Workload after giving notice in biglaw

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rpupkin

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Re: Workload after giving notice in biglaw

Postby rpupkin » Tue Dec 19, 2017 8:09 pm

BernieTrump wrote:
Anonymous User wrote:This is very dangerous advice. At my firm it is common for people to give their 2 weeks notice and be asked to leave at the end of that same week. The exception is when the person still has a lot of active work that is not easily offloaded - not the fact pattern you describe. Big law is not the sort of place that they'd knowingly pay someone to sit around for 4-6 weeks doing nothing.


I've done this for close to 10 years. I have and had friends and classmates and acquaintances in probably a hundred firms. I have never once heard this. Nor have I seen it. Nor have I seen it from opposing counsel (many, many times people quit on opposing deal teams. They'll be transitioned off quickly, but their email always works for 2-3 more weeks and they respond to transition to new associate). Biglaw standard operating procedure is to take you off matters immediately and not give you anything new, but nobody gets escorted out sooner than they request, assuming nothing outlandish, like giving more than a month or two notice, in which case they would keep you staffed. I strongly suspect you have no idea what you're talking about, or if it is true, what you're talking about isn't biglaw. I could see it happening at some ID mill.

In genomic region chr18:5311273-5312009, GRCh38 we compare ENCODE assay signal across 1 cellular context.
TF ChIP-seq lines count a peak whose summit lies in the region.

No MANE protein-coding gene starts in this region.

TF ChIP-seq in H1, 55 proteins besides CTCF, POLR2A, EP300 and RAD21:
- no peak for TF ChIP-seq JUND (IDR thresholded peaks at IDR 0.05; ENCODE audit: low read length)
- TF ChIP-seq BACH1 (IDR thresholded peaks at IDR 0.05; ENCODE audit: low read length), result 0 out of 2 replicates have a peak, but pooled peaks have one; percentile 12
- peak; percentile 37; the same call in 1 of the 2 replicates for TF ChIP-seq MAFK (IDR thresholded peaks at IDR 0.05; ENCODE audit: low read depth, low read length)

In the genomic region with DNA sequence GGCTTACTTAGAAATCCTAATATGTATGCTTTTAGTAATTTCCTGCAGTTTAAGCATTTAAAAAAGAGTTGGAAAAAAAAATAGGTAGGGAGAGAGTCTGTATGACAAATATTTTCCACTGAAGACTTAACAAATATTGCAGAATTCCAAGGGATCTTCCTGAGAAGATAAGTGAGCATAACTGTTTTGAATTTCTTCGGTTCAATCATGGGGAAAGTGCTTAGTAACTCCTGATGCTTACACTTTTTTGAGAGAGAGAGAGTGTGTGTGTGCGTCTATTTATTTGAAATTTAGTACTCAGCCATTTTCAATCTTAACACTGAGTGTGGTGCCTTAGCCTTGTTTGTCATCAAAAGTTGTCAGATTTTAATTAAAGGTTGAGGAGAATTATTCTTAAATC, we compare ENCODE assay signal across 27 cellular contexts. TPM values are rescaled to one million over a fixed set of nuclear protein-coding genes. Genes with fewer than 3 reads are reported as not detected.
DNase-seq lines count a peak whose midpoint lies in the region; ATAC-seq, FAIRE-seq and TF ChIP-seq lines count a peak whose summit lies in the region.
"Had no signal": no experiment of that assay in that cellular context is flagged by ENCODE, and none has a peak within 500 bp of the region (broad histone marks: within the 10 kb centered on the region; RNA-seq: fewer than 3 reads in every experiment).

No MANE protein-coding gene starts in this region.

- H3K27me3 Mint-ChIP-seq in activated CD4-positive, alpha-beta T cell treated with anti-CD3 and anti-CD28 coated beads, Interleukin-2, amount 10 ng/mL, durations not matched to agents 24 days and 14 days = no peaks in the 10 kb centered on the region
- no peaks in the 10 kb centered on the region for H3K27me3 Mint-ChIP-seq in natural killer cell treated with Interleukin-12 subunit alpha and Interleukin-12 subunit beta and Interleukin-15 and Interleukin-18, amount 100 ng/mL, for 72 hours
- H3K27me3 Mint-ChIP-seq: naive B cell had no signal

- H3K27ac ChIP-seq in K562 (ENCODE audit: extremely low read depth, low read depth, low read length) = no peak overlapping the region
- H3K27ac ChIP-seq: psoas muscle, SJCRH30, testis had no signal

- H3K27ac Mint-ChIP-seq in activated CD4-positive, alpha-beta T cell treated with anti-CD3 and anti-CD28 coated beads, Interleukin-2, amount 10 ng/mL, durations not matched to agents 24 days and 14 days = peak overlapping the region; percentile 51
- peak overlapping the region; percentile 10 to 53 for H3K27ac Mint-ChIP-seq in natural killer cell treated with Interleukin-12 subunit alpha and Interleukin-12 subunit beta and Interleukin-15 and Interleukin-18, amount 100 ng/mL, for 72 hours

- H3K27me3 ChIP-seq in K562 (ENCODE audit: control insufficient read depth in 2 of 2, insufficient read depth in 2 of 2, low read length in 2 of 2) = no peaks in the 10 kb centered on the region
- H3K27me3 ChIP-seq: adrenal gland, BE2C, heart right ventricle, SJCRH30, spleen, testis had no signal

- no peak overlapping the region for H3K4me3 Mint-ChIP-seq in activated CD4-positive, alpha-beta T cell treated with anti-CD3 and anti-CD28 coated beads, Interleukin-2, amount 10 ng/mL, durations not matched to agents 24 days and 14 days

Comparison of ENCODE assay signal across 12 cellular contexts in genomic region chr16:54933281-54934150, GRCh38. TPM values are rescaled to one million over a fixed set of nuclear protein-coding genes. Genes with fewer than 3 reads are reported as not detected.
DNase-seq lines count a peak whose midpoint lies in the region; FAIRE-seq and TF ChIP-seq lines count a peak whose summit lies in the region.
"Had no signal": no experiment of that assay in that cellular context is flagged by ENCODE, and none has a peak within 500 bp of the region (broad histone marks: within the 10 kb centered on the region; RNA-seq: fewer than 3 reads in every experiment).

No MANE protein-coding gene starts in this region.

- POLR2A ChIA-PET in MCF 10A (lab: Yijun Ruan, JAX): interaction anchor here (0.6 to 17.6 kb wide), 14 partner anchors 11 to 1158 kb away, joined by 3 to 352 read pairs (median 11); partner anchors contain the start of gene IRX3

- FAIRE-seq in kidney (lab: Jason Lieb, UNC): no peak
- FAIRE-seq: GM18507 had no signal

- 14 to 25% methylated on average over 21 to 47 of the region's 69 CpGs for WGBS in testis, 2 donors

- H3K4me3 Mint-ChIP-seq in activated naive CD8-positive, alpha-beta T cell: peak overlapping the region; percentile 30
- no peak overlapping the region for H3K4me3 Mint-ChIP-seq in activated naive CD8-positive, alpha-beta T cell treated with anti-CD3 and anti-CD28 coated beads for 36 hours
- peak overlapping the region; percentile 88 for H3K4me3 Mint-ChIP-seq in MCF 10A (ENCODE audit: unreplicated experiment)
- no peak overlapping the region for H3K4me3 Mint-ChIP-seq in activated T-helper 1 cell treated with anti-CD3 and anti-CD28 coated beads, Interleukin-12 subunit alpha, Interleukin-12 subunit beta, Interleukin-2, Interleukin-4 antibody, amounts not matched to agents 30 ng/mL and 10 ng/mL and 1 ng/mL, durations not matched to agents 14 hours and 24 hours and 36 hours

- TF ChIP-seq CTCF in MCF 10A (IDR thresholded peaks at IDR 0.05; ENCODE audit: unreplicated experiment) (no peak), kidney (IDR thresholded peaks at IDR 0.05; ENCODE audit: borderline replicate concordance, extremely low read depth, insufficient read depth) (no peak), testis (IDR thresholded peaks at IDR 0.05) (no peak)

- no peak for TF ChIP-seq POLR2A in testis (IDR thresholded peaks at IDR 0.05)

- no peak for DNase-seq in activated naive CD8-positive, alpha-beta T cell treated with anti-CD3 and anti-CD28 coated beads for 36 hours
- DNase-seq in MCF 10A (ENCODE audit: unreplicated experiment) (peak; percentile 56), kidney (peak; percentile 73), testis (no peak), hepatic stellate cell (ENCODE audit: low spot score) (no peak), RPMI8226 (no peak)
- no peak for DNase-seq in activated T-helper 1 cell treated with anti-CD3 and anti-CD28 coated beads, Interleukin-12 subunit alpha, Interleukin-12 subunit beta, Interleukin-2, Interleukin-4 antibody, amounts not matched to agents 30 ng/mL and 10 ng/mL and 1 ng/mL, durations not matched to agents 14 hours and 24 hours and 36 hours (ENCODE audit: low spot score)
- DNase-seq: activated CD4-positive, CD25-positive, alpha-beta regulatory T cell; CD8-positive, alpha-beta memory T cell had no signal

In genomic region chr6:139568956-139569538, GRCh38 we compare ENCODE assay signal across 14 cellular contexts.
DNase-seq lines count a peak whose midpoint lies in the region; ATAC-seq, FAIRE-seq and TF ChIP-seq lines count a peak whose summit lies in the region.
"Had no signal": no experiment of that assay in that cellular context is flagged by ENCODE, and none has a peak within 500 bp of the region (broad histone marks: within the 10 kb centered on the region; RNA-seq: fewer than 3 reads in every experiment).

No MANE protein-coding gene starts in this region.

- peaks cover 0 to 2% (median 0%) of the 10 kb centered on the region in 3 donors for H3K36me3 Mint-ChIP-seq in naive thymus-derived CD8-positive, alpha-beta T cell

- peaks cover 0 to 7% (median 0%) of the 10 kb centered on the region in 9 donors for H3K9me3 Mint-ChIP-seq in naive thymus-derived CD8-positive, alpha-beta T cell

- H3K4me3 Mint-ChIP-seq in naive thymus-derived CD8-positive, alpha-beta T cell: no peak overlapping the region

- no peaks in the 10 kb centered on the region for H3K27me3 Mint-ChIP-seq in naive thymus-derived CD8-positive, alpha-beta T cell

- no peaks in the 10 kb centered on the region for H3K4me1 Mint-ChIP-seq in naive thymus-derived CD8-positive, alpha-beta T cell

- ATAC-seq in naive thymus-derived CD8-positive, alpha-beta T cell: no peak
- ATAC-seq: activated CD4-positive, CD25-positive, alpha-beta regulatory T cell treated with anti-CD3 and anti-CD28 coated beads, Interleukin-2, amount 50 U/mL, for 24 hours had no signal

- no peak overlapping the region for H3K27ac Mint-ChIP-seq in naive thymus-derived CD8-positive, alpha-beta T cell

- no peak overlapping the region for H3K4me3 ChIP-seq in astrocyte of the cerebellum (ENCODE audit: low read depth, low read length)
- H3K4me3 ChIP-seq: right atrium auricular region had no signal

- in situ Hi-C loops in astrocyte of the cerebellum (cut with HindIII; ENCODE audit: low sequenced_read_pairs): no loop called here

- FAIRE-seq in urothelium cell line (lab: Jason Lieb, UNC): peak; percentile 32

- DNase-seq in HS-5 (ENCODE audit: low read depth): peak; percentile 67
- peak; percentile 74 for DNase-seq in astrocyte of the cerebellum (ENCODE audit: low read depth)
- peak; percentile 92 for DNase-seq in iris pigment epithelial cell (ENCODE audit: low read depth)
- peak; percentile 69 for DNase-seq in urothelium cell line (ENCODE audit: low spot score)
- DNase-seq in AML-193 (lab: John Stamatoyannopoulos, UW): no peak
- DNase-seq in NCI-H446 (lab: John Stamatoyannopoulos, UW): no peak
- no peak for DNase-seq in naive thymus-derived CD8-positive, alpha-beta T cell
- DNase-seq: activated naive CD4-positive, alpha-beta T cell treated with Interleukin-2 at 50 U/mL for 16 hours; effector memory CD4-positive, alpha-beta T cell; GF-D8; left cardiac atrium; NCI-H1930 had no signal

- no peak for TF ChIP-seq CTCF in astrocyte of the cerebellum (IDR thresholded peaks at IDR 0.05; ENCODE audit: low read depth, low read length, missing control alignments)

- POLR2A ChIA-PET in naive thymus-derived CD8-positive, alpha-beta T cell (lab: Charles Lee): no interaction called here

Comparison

I had the same reaction to the anon's post.

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Lincoln

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Re: Workload after giving notice in biglaw

Postby Lincoln » Tue Dec 19, 2017 10:15 pm

rpupkin wrote:
BernieTrump wrote:
Anonymous User wrote:This is very dangerous advice. At my firm it is common for people to give their 2 weeks notice and be asked to leave at the end of that same week. The exception is when the person still has a lot of active work that is not easily offloaded - not the fact pattern you describe. Big law is not the sort of place that they'd knowingly pay someone to sit around for 4-6 weeks doing nothing.


I've done this for close to 10 years. I have and had friends and classmates and acquaintances in probably a hundred firms. I have never once heard this. Nor have I seen it. Nor have I seen it from opposing counsel (many, many times people quit on opposing deal teams. They'll be transitioned off quickly, but their email always works for 2-3 more weeks and they respond to transition to new associate). Biglaw standard operating procedure is to take you off matters immediately and not give you anything new, but nobody gets escorted out sooner than they request, assuming nothing outlandish, like giving more than a month or two notice, in which case they would keep you staffed. I strongly suspect you have no idea what you're talking about, or if it is true, what you're talking about isn't biglaw. I could see it happening at some ID mill.

I had the same reaction to the anon's post.

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Re: Workload after giving notice in biglaw

Postby Anonymous User » Wed Dec 20, 2017 11:54 am

BernieTrump wrote:
Anonymous User wrote:
BernieTrump wrote:Tip from a super senior associate:

Take a week long (two if possible) vacation prior to giving notice. Then give 3-4 weeks notice. You notice trends after so long in this job. Smart kids did this at 10x the rate stupid kids did. Trick is to give short enough notice that they won't staff you (my firm has strict if unwritten policies about staffing people who have given notice), but be off your deals.